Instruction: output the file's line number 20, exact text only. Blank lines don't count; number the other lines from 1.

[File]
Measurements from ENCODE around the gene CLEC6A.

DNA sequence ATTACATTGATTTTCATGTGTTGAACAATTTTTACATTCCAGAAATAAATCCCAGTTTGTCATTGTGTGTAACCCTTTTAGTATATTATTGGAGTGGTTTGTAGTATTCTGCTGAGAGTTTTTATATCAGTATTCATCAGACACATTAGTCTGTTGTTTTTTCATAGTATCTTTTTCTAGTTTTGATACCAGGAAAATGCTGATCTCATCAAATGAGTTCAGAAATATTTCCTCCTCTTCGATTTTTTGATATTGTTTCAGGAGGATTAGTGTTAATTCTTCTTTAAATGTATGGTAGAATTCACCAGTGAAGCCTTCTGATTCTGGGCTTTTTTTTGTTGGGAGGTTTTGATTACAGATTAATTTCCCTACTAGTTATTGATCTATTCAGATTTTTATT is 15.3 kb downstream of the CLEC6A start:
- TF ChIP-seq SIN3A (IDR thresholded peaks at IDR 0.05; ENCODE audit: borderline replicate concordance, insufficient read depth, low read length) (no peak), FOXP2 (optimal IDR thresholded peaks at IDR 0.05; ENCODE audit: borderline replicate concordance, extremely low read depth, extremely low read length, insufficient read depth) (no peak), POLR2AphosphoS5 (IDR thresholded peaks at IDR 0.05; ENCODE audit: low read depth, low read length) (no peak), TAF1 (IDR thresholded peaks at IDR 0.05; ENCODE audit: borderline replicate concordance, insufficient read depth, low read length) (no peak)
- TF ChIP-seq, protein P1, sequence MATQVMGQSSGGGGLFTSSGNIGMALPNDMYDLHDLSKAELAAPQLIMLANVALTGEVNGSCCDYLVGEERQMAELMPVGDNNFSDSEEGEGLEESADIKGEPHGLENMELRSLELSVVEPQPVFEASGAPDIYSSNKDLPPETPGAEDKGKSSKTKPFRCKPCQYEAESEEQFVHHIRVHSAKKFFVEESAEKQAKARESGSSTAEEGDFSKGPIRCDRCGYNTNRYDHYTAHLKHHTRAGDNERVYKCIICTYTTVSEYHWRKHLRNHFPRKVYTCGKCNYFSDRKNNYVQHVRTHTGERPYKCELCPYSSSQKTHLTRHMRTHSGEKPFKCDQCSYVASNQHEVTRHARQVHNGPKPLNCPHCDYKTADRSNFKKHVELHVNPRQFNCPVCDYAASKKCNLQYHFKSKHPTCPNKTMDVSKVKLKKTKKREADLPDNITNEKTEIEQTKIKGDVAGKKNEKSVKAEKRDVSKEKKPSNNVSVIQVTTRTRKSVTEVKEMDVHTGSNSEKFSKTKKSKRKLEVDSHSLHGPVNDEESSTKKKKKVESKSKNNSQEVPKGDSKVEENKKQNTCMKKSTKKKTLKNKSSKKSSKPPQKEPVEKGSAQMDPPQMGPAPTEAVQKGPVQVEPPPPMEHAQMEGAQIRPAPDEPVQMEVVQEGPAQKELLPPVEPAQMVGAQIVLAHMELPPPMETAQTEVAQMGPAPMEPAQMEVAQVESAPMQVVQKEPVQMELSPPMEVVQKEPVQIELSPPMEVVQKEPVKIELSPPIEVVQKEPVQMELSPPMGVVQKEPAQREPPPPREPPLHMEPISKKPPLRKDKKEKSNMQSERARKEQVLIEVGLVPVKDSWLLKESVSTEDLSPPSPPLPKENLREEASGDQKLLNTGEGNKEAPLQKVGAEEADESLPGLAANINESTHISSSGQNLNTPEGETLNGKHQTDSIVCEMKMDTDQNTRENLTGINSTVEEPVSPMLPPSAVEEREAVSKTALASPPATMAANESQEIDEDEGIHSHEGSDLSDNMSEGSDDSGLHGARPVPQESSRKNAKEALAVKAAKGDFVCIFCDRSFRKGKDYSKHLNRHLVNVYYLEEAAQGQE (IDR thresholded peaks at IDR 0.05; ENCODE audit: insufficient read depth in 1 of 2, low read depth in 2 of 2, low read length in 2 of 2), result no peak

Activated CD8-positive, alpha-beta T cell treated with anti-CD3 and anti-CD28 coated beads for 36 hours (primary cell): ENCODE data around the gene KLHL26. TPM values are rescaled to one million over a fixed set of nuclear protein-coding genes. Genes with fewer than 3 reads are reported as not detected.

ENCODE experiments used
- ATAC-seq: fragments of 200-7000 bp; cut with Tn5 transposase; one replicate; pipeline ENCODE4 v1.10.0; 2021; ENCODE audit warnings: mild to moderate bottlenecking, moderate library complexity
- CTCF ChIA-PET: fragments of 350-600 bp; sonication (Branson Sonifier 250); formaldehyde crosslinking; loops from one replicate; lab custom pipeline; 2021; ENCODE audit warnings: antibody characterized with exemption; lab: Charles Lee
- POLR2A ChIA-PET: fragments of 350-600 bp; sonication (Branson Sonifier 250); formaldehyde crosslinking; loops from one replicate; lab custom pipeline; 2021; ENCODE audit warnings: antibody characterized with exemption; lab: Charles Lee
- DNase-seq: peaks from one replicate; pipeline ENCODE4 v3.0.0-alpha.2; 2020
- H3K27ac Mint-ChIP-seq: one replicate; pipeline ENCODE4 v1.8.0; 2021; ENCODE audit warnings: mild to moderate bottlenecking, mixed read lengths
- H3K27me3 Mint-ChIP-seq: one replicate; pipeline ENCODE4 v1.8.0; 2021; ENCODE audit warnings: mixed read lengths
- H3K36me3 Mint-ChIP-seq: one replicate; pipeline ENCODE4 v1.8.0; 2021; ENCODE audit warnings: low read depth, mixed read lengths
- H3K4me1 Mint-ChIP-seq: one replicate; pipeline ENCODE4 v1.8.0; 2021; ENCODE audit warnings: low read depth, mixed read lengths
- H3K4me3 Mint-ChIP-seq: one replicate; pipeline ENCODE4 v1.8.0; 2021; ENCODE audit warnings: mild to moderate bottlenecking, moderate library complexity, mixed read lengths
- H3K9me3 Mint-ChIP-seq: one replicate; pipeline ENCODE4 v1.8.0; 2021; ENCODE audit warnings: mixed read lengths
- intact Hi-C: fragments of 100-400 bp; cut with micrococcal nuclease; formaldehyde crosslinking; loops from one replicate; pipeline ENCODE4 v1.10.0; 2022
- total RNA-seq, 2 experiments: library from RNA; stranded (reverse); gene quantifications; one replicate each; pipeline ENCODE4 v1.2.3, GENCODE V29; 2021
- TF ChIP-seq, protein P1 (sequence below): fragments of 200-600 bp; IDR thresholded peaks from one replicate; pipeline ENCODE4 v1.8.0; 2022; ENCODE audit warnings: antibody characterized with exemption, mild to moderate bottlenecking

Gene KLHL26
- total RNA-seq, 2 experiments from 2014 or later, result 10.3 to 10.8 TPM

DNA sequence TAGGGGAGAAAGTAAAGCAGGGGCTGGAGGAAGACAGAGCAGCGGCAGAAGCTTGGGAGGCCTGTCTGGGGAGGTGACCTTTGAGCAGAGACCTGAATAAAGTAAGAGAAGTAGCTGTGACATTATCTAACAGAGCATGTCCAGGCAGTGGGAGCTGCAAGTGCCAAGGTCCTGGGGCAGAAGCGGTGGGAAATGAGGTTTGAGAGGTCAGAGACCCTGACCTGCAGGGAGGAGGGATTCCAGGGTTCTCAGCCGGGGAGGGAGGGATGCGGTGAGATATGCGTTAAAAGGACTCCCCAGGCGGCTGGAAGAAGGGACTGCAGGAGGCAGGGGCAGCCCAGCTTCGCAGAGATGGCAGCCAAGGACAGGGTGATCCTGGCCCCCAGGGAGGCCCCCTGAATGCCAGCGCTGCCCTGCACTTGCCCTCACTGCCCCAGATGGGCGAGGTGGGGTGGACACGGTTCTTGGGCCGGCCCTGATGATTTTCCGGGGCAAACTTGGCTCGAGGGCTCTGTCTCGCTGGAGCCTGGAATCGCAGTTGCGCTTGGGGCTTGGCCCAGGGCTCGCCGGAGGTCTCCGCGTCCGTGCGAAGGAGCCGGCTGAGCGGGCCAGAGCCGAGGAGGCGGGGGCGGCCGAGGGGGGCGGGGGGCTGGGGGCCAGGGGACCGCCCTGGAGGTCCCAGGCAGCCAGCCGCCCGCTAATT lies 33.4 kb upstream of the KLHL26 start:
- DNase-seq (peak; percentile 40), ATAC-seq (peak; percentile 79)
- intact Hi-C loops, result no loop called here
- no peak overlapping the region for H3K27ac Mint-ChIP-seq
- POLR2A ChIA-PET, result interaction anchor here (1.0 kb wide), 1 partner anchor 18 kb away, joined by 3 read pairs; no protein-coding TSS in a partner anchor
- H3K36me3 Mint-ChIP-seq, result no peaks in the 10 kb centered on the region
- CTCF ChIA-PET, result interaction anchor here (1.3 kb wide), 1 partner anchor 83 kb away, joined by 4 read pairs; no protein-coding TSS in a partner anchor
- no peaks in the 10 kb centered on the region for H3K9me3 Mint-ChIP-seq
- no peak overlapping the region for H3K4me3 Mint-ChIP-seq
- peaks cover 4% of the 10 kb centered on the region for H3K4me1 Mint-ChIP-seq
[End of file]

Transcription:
Gene KLHL26